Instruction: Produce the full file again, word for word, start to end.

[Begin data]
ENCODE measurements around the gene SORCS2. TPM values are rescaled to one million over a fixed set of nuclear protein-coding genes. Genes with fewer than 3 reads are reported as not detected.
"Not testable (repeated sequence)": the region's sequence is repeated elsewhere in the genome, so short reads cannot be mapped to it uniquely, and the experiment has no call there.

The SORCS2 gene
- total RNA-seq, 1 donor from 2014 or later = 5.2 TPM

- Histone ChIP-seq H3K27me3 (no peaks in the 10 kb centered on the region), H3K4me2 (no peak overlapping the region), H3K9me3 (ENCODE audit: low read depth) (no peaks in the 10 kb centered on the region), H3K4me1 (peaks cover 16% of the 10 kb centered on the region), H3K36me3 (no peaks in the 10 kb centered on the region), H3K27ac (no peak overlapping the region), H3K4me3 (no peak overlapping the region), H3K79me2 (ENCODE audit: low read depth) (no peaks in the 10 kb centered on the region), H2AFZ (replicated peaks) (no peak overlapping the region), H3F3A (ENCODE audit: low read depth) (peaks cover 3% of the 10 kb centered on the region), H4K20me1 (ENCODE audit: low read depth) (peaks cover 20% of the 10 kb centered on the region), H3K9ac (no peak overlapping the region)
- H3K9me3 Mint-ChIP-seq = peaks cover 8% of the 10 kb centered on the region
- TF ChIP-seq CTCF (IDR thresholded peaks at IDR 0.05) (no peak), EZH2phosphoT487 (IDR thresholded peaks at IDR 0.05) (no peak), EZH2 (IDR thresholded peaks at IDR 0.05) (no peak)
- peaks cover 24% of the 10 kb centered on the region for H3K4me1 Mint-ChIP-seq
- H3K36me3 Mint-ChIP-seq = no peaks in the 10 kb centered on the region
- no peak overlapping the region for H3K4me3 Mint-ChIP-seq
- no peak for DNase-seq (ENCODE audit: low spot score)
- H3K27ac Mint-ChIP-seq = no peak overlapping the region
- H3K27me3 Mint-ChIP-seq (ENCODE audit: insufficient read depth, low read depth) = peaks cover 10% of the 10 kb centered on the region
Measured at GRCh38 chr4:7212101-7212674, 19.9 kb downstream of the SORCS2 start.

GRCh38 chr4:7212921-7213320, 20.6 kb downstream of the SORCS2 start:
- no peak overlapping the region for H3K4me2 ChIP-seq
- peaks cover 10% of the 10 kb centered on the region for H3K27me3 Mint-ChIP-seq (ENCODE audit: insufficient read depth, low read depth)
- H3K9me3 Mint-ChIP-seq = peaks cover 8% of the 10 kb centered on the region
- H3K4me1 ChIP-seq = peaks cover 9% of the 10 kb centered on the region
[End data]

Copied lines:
ENCODE measurements around the gene SORCS2. TPM values are rescaled to one million over a fixed set of nuclear protein-coding genes. Genes with fewer than 3 reads are reported as not detected.
"Not testable (repeated sequence)": the region's sequence is repeated elsewhere in the genome, so short reads cannot be mapped to it uniquely, and the experiment has no call there.

The SORCS2 gene
- total RNA-seq, 1 donor from 2014 or later = 5.2 TPM

- Histone ChIP-seq H3K27me3 (no peaks in the 10 kb centered on the region), H3K4me2 (no peak overlapping the region), H3K9me3 (ENCODE audit: low read depth) (no peaks in the 10 kb centered on the region), H3K4me1 (peaks cover 16% of the 10 kb centered on the region), H3K36me3 (no peaks in the 10 kb centered on the region), H3K27ac (no peak overlapping the region), H3K4me3 (no peak overlapping the region), H3K79me2 (ENCODE audit: low read depth) (no peaks in the 10 kb centered on the region), H2AFZ (replicated peaks) (no peak overlapping the region), H3F3A (ENCODE audit: low read depth) (peaks cover 3% of the 10 kb centered on the region), H4K20me1 (ENCODE audit: low read depth) (peaks cover 20% of the 10 kb centered on the region), H3K9ac (no peak overlapping the region)
- H3K9me3 Mint-ChIP-seq = peaks cover 8% of the 10 kb centered on the region
- TF ChIP-seq CTCF (IDR thresholded peaks at IDR 0.05) (no peak), EZH2phosphoT487 (IDR thresholded peaks at IDR 0.05) (no peak), EZH2 (IDR thresholded peaks at IDR 0.05) (no peak)
- peaks cover 24% of the 10 kb centered on the region for H3K4me1 Mint-ChIP-seq
- H3K36me3 Mint-ChIP-seq = no peaks in the 10 kb centered on the region
- no peak overlapping the region for H3K4me3 Mint-ChIP-seq
- no peak for DNase-seq (ENCODE audit: low spot score)
- H3K27ac Mint-ChIP-seq = no peak overlapping the region
- H3K27me3 Mint-ChIP-seq (ENCODE audit: insufficient read depth, low read depth) = peaks cover 10% of the 10 kb centered on the region
Measured at GRCh38 chr4:7212101-7212674, 19.9 kb downstream of the SORCS2 start.

GRCh38 chr4:7212921-7213320, 20.6 kb downstream of the SORCS2 start:
- no peak overlapping the region for H3K4me2 ChIP-seq
- peaks cover 10% of the 10 kb centered on the region for H3K27me3 Mint-ChIP-seq (ENCODE audit: insufficient read depth, low read depth)
- H3K9me3 Mint-ChIP-seq = peaks cover 8% of the 10 kb centered on the region
- H3K4me1 ChIP-seq = peaks cover 9% of the 10 kb centered on the region